After the heartbreak of falling to Portugal in the final in 2016, France hope to go one step further this time around and lift the Euro 2020 trophy.
Hopes are high for Didier Deschamps’ team, and rightly so. They’re the reigning world champions, will enter the tournament second in FIFA’s global rankings, and there will be a lot of neutrals who have Les Bleus as their favourites to go all the way.
They’ve been drawn in Group F alongside Portugal, Germany and Hungary, forming part of this year’s group of death, so France will have to be on top of their game from start to finish if they’re going to come out on top this summer.
Here’s a look at what to expect from France.
France finished top of their qualification group, but the only surprise was just how hard they had to work to secure that spot.
Les Bleus kicked things off which emphatic 4-1 and 4-0 victories over Moldova and Iceland respectively, but they hit a bump in the road when a full-strength side jetted off to Turkey in June 2019 to be handed a 2-0 defeat.
They bounced back by mauling Andorra (twice), Albania and Iceland, but their shot at revenge against Turkey didn’t go to plan, and a 1-1 draw actually left Deschamps’ side second in their group with two games to go. At that point, they hadn’t even sealed qualification.
A scare against Moldova followed but France’s comeback victory saw them move top of the table thanks to Turkey’s draw with third-placed Iceland, and a 2-0 win over Albania in the final game was enough to get the job done.
Is ‘overall talent’ a strength?
What sets this France squad apart from the rest is the fact that almost every player in the entire setup would walk into the starting lineup of any country on the planet. Their strength in depth is absolutely terrifying, and the fact that you could make a competitive squad of the players who missed out speaks volumes.
Fatigue isn’t going to be an issue for France, who can chop and change their lineup without any real drop in quality. Centre-back, central midfield and the entire forward line are particularly dominant areas, but that’s not to say the others aren’t terrifyingly impressive as well.
This squad is bursting with quality and experience, with many of the players also part of the group that lifted the World Cup three years ago. No national team knows how to win tournaments as well as France right now.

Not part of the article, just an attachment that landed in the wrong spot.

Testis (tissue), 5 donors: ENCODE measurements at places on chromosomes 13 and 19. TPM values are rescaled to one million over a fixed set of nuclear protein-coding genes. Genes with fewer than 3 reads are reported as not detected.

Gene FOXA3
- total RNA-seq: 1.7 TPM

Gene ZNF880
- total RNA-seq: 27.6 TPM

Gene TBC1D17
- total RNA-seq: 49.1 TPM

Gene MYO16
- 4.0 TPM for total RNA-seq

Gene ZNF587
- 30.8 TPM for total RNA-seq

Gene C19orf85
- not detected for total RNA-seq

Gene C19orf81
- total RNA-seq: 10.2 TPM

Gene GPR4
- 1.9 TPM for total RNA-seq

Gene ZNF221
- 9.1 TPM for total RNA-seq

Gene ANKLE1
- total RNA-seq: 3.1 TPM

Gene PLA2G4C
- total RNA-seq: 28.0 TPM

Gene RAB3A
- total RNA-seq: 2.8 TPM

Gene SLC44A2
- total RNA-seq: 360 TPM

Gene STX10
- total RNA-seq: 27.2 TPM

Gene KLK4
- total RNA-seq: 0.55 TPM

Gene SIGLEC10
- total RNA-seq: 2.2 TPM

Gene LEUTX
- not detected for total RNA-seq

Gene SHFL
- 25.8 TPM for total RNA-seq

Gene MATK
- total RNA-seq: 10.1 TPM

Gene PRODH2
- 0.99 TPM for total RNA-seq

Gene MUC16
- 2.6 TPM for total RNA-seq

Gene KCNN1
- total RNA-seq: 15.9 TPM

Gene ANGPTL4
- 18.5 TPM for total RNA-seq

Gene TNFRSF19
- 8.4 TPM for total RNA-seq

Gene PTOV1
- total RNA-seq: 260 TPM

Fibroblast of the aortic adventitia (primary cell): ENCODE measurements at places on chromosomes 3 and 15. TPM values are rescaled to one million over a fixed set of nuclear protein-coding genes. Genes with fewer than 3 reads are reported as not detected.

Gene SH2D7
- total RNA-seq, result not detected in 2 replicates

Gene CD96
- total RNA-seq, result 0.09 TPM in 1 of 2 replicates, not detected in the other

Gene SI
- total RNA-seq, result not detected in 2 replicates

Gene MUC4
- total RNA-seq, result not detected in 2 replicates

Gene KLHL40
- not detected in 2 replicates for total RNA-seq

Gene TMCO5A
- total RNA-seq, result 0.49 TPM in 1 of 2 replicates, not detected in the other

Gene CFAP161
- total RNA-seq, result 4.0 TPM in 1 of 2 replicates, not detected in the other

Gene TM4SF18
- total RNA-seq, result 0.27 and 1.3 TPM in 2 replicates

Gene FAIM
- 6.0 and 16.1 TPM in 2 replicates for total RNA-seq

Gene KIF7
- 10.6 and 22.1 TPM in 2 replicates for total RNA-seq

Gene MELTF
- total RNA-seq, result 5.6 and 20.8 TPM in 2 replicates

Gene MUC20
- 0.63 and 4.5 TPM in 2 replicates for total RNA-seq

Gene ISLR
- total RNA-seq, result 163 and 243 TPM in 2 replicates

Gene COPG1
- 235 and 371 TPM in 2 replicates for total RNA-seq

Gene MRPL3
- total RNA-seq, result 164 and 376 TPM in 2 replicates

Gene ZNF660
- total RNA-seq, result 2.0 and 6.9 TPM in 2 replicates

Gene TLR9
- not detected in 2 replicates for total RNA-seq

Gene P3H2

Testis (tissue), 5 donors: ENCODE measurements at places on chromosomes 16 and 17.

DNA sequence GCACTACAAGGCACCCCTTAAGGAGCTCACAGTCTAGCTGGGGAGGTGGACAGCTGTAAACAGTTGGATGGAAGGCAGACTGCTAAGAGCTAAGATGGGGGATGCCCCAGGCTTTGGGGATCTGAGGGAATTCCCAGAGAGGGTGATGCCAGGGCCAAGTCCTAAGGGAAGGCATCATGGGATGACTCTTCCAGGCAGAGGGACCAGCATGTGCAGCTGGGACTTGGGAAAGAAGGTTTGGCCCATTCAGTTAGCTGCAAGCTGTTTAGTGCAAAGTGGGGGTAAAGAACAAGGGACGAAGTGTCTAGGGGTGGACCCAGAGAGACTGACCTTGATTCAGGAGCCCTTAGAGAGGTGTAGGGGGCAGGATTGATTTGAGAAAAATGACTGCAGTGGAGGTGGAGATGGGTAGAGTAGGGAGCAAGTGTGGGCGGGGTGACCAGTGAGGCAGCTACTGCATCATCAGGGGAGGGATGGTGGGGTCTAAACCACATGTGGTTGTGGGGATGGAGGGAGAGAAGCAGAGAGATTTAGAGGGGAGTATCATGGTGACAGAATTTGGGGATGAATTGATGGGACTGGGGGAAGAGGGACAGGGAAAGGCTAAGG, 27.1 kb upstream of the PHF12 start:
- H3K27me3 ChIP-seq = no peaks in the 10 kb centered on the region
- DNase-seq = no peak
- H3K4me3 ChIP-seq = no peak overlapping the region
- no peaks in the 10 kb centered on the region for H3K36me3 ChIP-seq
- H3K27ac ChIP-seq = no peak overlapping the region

Had this tournament actually been held in 2020, we’d say that France’s weakest spot was up top, where Olivier Giroud was more of a playmaker than a goalscorer. These days, however, they’ve got Real Madrid‘s Karim Benzema at their disposal, so we need a new soft spot.
Deschamps’ biggest issue is his loyalty to captain Hugo Lloris. The Tottenham goalkeeper hasn’t been in the best form for the past few seasons and is no longer the dominant force he once was, but he still gets the nod from the boss every international break.
If Deschamps does lose patience in Lloris, he can turn to Mike Maignan – who was arguably the best stopper on the planet last season with Lille. The answer to the problem is right there, it’s just about whether Deschamps sees it.
How long have you got?
Benzema‘s return to the squad is obviously the most fascinating storyline, but there’s a good chance he’ll get drowned out by the plethora of other superstars in blue as well.
N’Golo Kante looks like the best player on the planet these days, while Paul Pogba‘s not too shabby either. Jules Kounde is the £70m centre-back everyone wants and Barcelona duo Antoine Griezmann and Ousmane Dembele always know how to switch it on at international level.
Oh, and there’s this kid called Kylian Mbappe. You might have heard of him. He’s pretty good.
Taking advantage of the extended squad allowance this summer, Deschamps opted to bring 26 of France’s best players to the tournament.
Goalkeepers: Hugo Lloris (Tottenham), Steve Mandanda (Marseille), Mike Maignan (Lille)
Defenders: Raphael Varane (Real Madrid), Lucas Digne (Everton), Benjamin Pavard (Bayern Munich),
Lucas Hernandez (Bayern Munich), Presnel Kimpembe (PSG), Clement Lenglet (Barcelona), Kurt Zouma (Chelsea), Leo Dubois (Lyon), Jules Kounde (Sevilla)
Midfielders: Paul Pogba (Man Utd), Moussa Sissoko (Tottenham), N’Golo Kante (Chelsea), Corentin Tolisso (Bayern Munich), Adrien Rabiot (Juventus)
Forwards: Karim Benzema (Real Madrid), Olivier Giroud (Chelsea), Kylian Mbappe (PSG), Marcus Thuram (Borussia Monchengladbach), Kingsley Coman (Bayern Munich), Wissam Ben Yedder (Monaco), Antoine Griezmann (Barcelona), Thomas Lemar (Atletico Madrid), Ousmane Dembele (Barcelona)
There’s a good reason France are among the pre-tournament favourites. Their squad is clearly among the strongest around, and anything other than a deep run this summer will be an enormous shock to the system.
France will expect to lift the trophy this summer, and it’s going to be very tough for anyone to stop them. They’re just so, so good.
If they don’t make it to the final, something will have gone horribly wrong, but there’ll be an inquest on home soil if they don’t come back with the grand prize. This is France’s tournament to lose.